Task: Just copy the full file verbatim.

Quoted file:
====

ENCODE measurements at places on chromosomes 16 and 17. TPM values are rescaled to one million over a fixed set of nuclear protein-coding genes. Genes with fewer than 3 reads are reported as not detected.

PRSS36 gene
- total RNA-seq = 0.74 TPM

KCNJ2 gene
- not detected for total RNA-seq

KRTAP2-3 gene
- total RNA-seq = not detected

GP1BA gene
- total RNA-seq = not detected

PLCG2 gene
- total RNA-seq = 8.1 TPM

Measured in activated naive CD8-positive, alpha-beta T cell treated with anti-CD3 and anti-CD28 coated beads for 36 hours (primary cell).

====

ENCODE measurements at places on chromosomes 16 and 17. TPM values are rescaled to one million over a fixed set of nuclear protein-coding genes. Genes with fewer than 3 reads are reported as not detected.

PRSS36 gene
- total RNA-seq = 0.74 TPM

KCNJ2 gene
- not detected for total RNA-seq

KRTAP2-3 gene
- total RNA-seq = not detected

GP1BA gene
- total RNA-seq = not detected

PLCG2 gene
- total RNA-seq = 8.1 TPM

Measured in activated naive CD8-positive, alpha-beta T cell treated with anti-CD3 and anti-CD28 coated beads for 36 hours (primary cell).